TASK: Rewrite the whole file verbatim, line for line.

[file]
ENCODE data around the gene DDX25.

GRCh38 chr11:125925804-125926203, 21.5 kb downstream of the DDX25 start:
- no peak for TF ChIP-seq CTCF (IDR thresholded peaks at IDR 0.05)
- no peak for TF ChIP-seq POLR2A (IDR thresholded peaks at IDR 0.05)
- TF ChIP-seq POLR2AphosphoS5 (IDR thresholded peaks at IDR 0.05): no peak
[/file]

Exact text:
ENCODE data around the gene DDX25.

GRCh38 chr11:125925804-125926203, 21.5 kb downstream of the DDX25 start:
- no peak for TF ChIP-seq CTCF (IDR thresholded peaks at IDR 0.05)
- no peak for TF ChIP-seq POLR2A (IDR thresholded peaks at IDR 0.05)
- TF ChIP-seq POLR2AphosphoS5 (IDR thresholded peaks at IDR 0.05): no peak